ISRAEL – Huqoq - A mosaic panel depicting biblical stories uncovered at an ancient synagogue was discovered by archeologists seeking answers about the impact of early Christian rule on Jewish people. Jodi Magness, an archaeologist and professor of early Judaism at the University of North Carolina Chapel Hill, has been excavating the synagogue in the ancient Jewish village of Huqoq since 2011. The village is located in Israel's Lower Galilee. Magness and her team discovered the first set of mosaics in 2012 after their excavation progressed to the floor of the building. The mosaic panels on the synagogue floor depict biblical stories, including Samson and the foxes from Judges 15:4 and Samson carrying the gates of Gaza as in Judges 16:3. This summer, additional sections of those mosaic panels were exposed. A newly discovered mosaic on the floor just inside the main entrance consists of a large panel with a Hebrew inscription contained inside a wreath. An Aramaic inscription lists the names of what appear to be the donors who funded the mosaic or the artists who created them. Other panels depict a tiger hunting an ibex, while another features a Philistine horseman and a dead Philistine soldier. Magness said she sought to answer questions about the fate of Jewish villages under early Christian rule through the excavation. The village of Huqoq existed during the Roman and Byzantine periods, the professor said. And beginning in the fourth century, the Roman Empire became Christian.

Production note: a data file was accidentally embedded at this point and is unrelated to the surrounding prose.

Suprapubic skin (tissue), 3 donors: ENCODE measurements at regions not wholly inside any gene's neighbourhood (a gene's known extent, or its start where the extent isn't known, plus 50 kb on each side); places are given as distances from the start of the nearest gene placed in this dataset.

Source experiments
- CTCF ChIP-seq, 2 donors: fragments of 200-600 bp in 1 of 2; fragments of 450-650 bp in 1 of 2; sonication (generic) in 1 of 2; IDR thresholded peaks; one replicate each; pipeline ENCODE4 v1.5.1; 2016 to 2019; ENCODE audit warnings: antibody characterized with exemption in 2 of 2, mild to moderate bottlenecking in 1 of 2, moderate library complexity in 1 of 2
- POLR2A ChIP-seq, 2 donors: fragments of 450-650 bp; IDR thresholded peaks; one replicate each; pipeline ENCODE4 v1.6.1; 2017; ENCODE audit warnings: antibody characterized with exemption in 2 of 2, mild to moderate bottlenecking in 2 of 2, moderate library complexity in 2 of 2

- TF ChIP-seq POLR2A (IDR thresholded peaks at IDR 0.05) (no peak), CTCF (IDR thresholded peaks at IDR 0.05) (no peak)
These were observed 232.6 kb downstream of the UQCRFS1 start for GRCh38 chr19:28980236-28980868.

MEXIQUE - Teotihuacán – Archaeologists have uncvered a Teotihuacano village in the Tlatelolco area of Mexico City. The village dates from around AD 450-650 during the Classic period in the Late Xolalpan-Metepec phases, when the city of Teotihuacán had reached the apogee of influence in Mesoamerica. At this time, Teotihuacán is estimated to have had a population of around 125,000 inhabitants and was among the largest cities in the ancient world, containing 2,000 buildings within an area of 18 square kilometres. The village was first identified in the 1960’s during construction works, but recent excavations have now uncovered architectural elements, stone alignments, post holes, three human burials with funerary offerings, and large concentrations of ceramics. Despite the village being located in a rural context, it likely had links of exchange and dependency with other Teotihuacán governing centres on the western shore of Lake Texcoco. According to the researchers, the village inhabitants survived on self-subsistence and gathering, and was also a centre for the production of quality ceramics and artisan objects based on the discovery of figurines, green stone artefacts, funerary offerings, and various obsidian and flint projectile points. Through test pits and extensive excavations, evidence of Aztec occupation in the Late Postclassic Period has also been identified, in addition to layers that date from the 18th, 19th, and 20th century AD. Archaeologists also found a series of channels that delimited chinampería spaces, a method of agricultural expansion used by the Aztecs in Lake Texcoco for growing plants and vegetables. Within the channels, the team found several deposits of ceramic vessels, a headless seated sculpture, and complete and semi-complete objects that date from the Late Aztec III Period (AD 1440-1521).